It’s safe to say the reception for Disney’s new Frozen short Olaf’s Frozen Adventure has been a little frosty.
The 22-minute mini-sequel debuted in America in front of Pixar’s Coco, playing between the trailers and the main feature. However its lengthy runtime angered many cinema-goers prompting a swift backlash, and now the short is being removed from Coco in American cinemas altogether.
This was always part of the plan according to Disney who had advertised that OFA (as absolutely no-one is calling it) would play in front of Coco only “for a limited time beginning Nov. 22”. But is OFA really the hate-worthy, “interminable” affront to cinema that deserves a liberal dousing with anti-freeze? Or was it just a simple misjudgement by Disney?
OFA played in UK cinemas attached to a reissue of the original film on the weekend of 25-26 November. As dutiful cinema-loving parents we took our Frozen-loving two-year-old to see one of her favourite movies on the big screen for the first time.
She’s a big fan of Frozen Fever, the 7-minute short attached to Cinderella, so the opportunity to see more of her favourite characters was sure to be a big hit.
OFA sees Elsa and Anna celebrating what seems to be their first Christmas together since the events of the film. The sisters soon discover that years apart have stifled the chance for their own Christmas traditions to develop naturally. Olaf sets off into Arendelle seeking out Christmas traditions for the sisters to adopt for themselves, and the snowman voiced by Josh Gad finds himself embroiled in a bit of a hullabaloo.
Boasting four catchy new songs performed by the original cast (Kristen Bell, Idina Menzel, and Jonathan Groff) and a heart-warming look at the importance of family at Christmas, OFA is a festive treat that went down a storm with the sold-out cinema audience we saw it with, including our little one who was captivated by Olaf’s capering. The song ‘That Time of Year’ is a particular highlight that will likely endure for many Christmases to come, in our household at least.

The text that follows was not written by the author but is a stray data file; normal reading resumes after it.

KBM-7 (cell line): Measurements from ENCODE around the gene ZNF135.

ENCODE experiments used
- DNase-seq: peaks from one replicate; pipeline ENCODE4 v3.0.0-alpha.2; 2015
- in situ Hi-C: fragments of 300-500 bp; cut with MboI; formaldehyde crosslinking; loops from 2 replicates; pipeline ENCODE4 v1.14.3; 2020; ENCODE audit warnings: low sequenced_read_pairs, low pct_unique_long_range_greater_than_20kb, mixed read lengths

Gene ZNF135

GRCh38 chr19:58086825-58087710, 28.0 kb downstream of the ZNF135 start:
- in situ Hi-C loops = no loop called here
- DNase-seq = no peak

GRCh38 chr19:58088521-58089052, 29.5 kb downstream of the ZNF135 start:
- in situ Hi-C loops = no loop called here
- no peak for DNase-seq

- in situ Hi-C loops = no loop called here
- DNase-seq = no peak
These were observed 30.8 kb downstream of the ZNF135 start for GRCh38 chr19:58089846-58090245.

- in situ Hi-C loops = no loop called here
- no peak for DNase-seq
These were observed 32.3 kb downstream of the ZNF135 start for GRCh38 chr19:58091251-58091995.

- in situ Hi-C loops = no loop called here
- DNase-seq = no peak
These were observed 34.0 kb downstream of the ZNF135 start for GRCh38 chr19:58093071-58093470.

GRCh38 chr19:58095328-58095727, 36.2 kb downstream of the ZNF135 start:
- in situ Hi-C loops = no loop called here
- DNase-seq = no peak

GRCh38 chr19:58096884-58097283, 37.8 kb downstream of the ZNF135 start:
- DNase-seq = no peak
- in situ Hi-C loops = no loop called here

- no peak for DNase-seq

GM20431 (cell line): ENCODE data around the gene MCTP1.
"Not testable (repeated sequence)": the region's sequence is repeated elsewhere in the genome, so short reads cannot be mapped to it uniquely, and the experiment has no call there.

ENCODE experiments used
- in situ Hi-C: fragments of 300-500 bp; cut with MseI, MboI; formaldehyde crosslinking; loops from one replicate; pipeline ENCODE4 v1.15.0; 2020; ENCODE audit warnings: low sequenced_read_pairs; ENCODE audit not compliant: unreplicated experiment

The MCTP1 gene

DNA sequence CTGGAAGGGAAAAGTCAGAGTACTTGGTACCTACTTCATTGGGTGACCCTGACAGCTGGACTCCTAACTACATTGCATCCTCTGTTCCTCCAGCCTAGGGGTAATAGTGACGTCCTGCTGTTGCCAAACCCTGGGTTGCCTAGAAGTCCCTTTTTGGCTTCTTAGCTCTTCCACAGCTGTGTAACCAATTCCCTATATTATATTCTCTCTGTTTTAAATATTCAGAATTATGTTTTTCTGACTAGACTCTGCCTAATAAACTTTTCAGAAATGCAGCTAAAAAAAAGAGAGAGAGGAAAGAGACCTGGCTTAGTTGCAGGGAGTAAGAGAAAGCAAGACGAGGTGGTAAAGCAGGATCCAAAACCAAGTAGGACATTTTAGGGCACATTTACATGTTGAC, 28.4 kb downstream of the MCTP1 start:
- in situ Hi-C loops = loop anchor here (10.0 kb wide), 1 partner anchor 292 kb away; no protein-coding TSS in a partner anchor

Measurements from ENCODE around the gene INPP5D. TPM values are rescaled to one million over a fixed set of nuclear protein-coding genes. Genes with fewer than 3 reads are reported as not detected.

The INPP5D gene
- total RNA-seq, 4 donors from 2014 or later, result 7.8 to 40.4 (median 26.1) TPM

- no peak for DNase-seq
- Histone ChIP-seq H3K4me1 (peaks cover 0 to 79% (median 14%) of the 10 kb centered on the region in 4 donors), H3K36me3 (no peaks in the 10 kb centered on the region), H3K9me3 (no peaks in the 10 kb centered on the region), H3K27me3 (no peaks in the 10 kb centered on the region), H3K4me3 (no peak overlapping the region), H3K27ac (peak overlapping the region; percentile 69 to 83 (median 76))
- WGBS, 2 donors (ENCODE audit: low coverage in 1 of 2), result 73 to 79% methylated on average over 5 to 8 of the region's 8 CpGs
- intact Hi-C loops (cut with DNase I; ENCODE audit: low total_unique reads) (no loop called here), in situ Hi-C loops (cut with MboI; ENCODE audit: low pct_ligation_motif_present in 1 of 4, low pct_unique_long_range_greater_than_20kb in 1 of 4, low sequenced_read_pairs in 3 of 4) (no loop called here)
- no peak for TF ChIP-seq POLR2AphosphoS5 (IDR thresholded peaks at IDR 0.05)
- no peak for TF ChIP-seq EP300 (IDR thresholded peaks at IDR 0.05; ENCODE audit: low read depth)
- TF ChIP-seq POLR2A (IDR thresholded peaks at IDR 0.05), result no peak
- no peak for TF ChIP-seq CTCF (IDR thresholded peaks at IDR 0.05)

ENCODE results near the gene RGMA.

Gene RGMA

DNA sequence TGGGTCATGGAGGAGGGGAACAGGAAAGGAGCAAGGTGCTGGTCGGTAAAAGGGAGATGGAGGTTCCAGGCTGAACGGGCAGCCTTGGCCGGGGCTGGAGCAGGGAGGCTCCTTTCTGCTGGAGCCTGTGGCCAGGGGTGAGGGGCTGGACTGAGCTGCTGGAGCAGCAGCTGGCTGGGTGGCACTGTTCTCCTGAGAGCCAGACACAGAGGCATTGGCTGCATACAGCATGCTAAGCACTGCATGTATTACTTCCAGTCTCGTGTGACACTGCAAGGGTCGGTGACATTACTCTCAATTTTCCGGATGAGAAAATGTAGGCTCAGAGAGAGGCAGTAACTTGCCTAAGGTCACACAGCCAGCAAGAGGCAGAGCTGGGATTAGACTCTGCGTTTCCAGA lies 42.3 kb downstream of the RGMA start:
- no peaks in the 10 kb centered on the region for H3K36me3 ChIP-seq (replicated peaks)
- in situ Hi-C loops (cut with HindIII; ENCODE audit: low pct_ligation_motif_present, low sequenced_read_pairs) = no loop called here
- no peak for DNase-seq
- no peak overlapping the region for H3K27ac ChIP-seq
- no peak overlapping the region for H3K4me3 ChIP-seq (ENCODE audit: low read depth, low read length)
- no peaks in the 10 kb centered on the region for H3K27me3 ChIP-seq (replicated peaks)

Reading between the lines, it seems the problem American audiences have been having with it is simply that they weren’t expecting it. 22-minutes can seem like an eternity, particularly when younger audiences can usually only manage sitting still for 90-100 minutes max. Disney and Pixar have a long tradition of offering shorts ahead of their features, and many have gone on to become award-winners in their own rights, but it seems OFA simply wasn’t short enough.
Even attached to Frozen – an already long-running 102 minutes – it seemed a bit on the lengthy side, and you could feel a general sense of unrest as the runtime was pushed into the two-hour mark.
Many have also questioned the motives of the films too, with one writer saying its theme of preserving Christmas traditions “read as a dog-whistle for the “Stop saying ‘Happy Holidays’” conservatives”. That’s one way of reading it, but a rather “bah humbug” cynical one if you ask me.
Judged on its own merits Olaf’s Frozen Adventure is inoffensive family fun, and far from being an affront. We’re sure it’ll find its own fans when enjoyed in isolation.
Olaf’s Frozen Adventure arrives on Sky Cinema on Christmas Day.